CHN: First Step To Head Start Reauthorization

The Senate Committee on Health, Education, Labor and Pensions took the first step toward reauthorizing the Head Start program by unanimously passing the Head Start for School Readiness Act, S. 556, on February 14.  The bipartisan bill attempts to strike a balance between emphasis on the academic and social aspects of the program.
S. 556 rejects the notion of dismantling the program through state-controlled block grants. According to the National Head Start Association (NHSA), which represents 2,700 Head Start programs, S. 556 also makes some key positive changes to the program.  It provides a stronger definition of what constitutes poorly performing programs and provides them with an opportunity to correct deficiencies.  Only those programs that fail to correct deficiencies will be required to re-compete for their grants.  The bill increases program eligibility from 100 percent to 130 percent of poverty.  In recognition of the difficulty of cash-strapped programs to attract degreed teachers, new teacher credentials are made a goal rather than a hard requirement.  S. 556 allows programs flexibility to serve additional pregnant women and younger children, and it terminates the National Reporting System test given to Head Start children.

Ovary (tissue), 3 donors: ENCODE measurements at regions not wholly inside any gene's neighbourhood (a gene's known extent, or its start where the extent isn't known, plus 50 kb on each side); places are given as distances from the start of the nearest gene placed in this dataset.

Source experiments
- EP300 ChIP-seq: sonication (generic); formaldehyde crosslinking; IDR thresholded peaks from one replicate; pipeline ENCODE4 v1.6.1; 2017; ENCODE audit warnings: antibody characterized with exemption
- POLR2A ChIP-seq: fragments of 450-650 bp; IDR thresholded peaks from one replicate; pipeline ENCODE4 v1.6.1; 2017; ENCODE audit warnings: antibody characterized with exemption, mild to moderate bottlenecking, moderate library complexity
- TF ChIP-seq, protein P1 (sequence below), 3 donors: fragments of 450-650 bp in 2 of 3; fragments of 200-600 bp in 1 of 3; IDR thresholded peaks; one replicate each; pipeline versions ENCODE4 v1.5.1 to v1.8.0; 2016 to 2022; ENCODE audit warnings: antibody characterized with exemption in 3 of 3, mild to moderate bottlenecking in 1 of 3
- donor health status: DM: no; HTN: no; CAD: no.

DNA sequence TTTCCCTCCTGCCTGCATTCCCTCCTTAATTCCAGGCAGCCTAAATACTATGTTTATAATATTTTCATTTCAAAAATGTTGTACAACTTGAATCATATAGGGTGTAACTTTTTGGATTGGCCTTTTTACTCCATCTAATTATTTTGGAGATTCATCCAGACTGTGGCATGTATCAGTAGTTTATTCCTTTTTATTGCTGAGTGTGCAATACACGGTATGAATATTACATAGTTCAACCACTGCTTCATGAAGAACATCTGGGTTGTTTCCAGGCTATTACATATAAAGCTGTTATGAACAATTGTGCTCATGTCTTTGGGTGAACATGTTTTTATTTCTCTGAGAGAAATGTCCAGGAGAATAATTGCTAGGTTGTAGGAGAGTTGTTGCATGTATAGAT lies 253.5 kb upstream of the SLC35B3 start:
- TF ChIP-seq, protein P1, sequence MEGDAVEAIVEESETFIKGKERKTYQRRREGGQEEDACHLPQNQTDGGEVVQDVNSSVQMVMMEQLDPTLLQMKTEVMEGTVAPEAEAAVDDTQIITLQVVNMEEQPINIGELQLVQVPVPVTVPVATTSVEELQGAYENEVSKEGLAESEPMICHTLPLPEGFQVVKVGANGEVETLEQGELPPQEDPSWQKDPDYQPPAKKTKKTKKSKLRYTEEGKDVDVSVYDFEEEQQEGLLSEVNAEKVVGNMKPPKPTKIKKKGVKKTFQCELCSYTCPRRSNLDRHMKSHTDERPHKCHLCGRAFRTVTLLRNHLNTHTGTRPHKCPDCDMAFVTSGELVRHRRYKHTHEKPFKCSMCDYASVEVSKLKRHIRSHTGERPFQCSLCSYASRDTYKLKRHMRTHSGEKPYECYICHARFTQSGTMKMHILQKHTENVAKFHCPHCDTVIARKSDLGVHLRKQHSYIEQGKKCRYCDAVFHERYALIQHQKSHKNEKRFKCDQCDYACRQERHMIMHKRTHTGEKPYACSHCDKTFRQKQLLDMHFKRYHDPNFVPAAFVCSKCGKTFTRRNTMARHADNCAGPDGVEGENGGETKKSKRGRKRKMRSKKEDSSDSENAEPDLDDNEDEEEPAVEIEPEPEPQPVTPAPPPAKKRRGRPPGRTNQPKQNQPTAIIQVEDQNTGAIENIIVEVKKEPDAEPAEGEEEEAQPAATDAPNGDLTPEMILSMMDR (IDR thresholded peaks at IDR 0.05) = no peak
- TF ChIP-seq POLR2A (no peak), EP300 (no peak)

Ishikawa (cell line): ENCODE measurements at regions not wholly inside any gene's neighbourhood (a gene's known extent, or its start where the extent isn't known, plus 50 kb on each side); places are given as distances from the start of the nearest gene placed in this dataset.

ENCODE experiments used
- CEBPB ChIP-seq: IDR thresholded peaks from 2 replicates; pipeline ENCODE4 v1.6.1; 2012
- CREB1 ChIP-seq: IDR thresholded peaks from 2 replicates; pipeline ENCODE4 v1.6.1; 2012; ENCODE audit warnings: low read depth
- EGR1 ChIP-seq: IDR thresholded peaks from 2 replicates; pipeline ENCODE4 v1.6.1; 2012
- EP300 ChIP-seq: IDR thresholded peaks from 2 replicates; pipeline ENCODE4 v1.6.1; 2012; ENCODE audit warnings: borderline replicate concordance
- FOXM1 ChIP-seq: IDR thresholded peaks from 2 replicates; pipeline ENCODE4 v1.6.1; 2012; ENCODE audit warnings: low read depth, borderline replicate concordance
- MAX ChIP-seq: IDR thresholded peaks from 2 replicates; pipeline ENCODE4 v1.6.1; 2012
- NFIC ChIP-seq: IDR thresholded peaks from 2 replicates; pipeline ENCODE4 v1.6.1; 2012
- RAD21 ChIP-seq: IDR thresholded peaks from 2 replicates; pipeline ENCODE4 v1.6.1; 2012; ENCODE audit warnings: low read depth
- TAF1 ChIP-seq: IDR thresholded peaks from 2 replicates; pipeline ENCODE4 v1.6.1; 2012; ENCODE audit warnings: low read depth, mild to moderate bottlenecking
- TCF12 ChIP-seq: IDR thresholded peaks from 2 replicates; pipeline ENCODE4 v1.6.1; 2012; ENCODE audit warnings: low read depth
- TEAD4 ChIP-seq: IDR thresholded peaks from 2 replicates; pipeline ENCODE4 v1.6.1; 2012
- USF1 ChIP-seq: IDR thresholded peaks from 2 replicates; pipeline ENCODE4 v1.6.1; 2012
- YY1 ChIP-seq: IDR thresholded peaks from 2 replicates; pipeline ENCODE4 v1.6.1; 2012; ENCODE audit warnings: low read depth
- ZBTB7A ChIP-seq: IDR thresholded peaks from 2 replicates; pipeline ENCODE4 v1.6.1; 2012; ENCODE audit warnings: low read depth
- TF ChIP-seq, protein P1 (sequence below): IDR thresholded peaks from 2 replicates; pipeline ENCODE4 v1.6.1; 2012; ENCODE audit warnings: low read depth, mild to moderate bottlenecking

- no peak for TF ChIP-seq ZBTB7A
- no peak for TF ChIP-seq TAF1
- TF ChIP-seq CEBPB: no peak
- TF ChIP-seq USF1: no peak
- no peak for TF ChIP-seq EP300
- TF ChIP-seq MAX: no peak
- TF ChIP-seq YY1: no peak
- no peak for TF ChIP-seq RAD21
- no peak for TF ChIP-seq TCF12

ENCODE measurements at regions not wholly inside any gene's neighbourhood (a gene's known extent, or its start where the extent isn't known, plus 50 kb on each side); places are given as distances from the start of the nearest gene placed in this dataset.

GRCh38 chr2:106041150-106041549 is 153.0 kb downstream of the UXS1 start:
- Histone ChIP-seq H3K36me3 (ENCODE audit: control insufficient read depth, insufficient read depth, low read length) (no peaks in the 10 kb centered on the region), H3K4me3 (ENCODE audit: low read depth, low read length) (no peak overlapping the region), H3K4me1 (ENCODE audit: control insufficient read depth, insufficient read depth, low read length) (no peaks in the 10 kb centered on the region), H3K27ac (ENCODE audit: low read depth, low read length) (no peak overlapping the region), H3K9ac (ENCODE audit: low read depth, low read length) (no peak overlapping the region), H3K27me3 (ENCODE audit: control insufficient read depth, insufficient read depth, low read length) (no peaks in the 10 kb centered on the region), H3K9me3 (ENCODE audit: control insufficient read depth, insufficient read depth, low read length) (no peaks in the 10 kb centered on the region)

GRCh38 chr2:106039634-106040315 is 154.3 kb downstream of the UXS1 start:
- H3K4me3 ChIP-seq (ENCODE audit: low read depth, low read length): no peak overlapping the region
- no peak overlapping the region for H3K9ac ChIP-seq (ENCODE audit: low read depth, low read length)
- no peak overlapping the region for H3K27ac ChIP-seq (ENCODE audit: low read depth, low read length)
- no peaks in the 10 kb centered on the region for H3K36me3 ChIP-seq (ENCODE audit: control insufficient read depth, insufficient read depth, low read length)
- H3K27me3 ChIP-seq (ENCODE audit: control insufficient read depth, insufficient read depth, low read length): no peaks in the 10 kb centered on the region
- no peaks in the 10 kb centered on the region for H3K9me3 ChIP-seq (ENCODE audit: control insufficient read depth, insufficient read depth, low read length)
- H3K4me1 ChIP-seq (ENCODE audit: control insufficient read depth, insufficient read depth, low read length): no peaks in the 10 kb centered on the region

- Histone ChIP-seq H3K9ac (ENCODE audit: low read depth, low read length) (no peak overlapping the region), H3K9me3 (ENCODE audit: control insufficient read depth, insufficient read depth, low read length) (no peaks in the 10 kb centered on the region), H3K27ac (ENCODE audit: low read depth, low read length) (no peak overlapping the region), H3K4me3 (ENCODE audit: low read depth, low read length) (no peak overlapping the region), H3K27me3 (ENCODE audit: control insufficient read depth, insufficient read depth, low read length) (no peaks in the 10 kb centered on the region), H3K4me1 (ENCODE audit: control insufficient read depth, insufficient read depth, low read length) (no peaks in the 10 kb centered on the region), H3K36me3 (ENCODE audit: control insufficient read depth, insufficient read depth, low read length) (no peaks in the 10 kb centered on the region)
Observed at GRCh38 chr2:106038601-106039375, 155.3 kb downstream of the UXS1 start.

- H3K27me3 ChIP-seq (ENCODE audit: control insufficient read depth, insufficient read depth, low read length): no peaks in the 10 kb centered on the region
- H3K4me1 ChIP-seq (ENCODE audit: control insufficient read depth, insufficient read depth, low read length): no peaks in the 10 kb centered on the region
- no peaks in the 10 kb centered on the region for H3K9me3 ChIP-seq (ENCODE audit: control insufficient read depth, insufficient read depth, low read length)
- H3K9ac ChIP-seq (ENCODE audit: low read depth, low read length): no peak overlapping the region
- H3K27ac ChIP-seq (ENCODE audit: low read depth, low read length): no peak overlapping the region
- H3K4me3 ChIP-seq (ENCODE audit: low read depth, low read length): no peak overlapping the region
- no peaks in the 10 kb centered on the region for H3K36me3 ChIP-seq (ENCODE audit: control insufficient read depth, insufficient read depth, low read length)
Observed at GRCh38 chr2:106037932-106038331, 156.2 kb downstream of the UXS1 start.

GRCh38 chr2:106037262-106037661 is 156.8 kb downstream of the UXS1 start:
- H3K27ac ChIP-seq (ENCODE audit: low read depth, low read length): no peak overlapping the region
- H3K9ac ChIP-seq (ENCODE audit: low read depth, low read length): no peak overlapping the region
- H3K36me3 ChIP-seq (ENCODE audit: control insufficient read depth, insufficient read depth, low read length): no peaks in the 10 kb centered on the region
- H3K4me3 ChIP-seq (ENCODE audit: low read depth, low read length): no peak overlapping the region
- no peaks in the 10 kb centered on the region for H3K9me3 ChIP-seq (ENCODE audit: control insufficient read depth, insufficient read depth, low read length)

NHSA has also raised concerns about the bill.  S. 556 weakens the role of the parent policy council in the current system of shared decision-making between the governing body of Head Start and parents.  It prohibits all Head Start programs from registering parents to vote and even from giving them a voter registration card.  It prohibits use of funds by programs for legal assistance when appealing arbitrary or unreasonable decisions by HHS.  The bill restricts the use of training dollars to attend national conferences.

NHSA estimates that Head Start, funded at $6.9 B in FY ‘07, would need to increase by $750 million in FY ’08 just to restore cuts made since 2002.  Advocates are disappointed that S. 556 authorizes funding of only $7.35 B in FY ’08, $7.65 B in FY ’09, and $7.995 B in FY ’10.

The House Committee on Education and Labor is currently working on the House version of the bill.  Full Senate consideration of S. 556 has not yet been scheduled.

(For more analysis on Head Start from the National Head Start Association see:

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